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We Participate: Miami Herald Real Estate Survey 2019

Our business partner and broker Carolina Lara Arashiro was to capture for the 3rd year in a row in this survey from the perspective of the top industry experts and professionals.

Where should you live? Should you buy or rent? Here’s our 2019 Miami real estate survey

Kendall and North Miami surge as some of the best neighborhoods for home buyers. Brickell is among the hottest areas in town — as well as the most overvalued. And our ever-worsening traffic is playing an increasing role in where people decide to live.

And at last — Miami-Dade’s spiraling housing costs may be on the verge of cooling down a bit.

Those are among the key findings of the 2019 Miami Herald Real Residential Real Estate Survey, which is now in its fifth year. The study was conducted by the Miami-based research firm Bendixen & Amandi International between April 1-May 1. One hundred of Miami-Dade’s top brokers, agents, analysts and experts from all price points were interviewed in English and Spanish to gain their insights into the current housing market. The interviews were anonymous, so respondents could speak freely and candidly.

This year’s study included more people who specialize in the mid-price and rental markets, to better reflect the growing divide between Miami-Dade’s wealthy, foreign residents and its working-class locals.

Click bellow and learn more about the survey’s result:

Source: Miami Herald

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Brickell’s new hot spot opens this summer on the Miami River

There’s a new place to eat and drink and socialize in Brickell this summer — and it’s got a waterfront view.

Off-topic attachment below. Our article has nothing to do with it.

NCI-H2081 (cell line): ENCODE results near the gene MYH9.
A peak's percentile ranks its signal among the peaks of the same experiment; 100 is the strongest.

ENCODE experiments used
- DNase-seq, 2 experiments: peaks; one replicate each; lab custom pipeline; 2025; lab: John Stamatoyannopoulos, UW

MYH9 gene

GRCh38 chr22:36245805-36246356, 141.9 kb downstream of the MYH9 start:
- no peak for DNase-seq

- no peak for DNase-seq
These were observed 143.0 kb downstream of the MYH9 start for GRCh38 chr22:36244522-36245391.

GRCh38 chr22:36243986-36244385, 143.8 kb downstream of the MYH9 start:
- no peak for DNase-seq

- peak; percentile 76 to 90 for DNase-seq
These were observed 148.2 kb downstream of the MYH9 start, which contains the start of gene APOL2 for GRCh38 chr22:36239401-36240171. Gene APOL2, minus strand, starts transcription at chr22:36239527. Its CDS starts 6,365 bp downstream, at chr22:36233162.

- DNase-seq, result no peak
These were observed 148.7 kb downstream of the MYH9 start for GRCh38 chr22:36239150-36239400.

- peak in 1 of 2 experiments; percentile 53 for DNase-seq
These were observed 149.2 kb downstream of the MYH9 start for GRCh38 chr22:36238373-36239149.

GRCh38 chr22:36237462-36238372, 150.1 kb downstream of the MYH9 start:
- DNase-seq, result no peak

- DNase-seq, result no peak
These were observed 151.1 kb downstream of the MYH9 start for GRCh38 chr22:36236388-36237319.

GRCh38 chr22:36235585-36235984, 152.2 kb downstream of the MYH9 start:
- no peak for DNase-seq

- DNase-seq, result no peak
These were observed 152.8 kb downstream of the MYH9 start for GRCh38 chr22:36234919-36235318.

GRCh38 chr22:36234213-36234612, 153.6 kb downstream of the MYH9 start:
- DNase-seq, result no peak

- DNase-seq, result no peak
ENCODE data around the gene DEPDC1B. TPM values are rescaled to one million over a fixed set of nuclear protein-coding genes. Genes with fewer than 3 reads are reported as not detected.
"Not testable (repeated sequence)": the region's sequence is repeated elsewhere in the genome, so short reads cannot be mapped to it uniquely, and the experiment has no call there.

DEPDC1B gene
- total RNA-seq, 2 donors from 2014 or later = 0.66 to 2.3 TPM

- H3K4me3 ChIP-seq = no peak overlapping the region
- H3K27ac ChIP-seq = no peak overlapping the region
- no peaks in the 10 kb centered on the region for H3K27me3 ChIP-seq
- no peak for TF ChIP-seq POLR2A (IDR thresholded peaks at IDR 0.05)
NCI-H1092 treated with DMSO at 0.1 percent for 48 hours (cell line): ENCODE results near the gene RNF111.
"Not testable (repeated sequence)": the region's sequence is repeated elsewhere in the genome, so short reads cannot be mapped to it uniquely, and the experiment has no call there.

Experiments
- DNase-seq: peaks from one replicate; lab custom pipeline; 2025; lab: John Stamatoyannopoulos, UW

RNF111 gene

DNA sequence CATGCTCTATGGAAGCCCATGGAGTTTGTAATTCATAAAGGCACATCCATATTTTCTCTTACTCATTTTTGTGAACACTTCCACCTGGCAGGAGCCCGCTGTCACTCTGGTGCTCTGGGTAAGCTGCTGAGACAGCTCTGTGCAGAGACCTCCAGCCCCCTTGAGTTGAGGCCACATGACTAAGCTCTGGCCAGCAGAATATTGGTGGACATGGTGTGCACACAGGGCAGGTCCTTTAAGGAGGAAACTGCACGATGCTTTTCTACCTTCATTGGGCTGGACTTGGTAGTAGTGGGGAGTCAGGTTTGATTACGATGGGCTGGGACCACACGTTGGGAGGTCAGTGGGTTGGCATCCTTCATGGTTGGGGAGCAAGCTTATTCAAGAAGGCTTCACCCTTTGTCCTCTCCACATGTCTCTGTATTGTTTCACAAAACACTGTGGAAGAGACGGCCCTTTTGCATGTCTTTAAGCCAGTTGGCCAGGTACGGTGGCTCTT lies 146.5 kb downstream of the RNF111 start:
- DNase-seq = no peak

The Riverside development, a venue with 120,000 square feet of indoor and outdoor space, is scheduled to open in July on the Miami River in the beating, sweaty heart of downtown Miami.

The development, at Fifth Street and South Miami Avenue, will be home to six different restaurants, a tap room, beer garden and cafe and an event space for community use. A waterfront boardwalk will connect the venue to Brickell Avenue, and the boardwalk along the South Miami Avenue Bridge will be extended with an addition: art installations by Jeffrey Barone.

“In the concrete jungle that is Brickell, we wanted to create a unique oasis that will be anchored with a waterfront view, live entertainment, gastronomy, libations and special events,” said Riverside spokesman Marcelo Goulart in a press release.

Yes. Gastronomy and libations are definitely the stars of the show. There will be two full service restaurants: Awa, which will serve Asian cuisine, and a high-end steakhouse. There are also more casual, grab-and-go options from Le Chick, Morgan’s and Old Lisbon.

Miami River Brewery will also be on hand, serving up craft beer on tap that is going to taste exceptionally good on hot summer days. Expect a rotation of small batch specialty beers, with signature and seasonal brews and local collaborations. There’s an outdoor beer garden for your lounging pleasure, but if it gets too hot — and if you’ve spent August in Miami, you know it will — you can retreat indoors with your drink and watch sports on TV.

You can arrive by boat, Miami Metromover or car (street parking is available for the brave-hearted and the lucky). Either way, Riverside, which will be open for lunch and dinner daily, will be waiting.

Riverside
▪ Where: 431 South Miami Ave., Miami
▪ Opening: July 2019

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Brazil is back: Brasileiros lead foreign investment in South Florida homes in 2018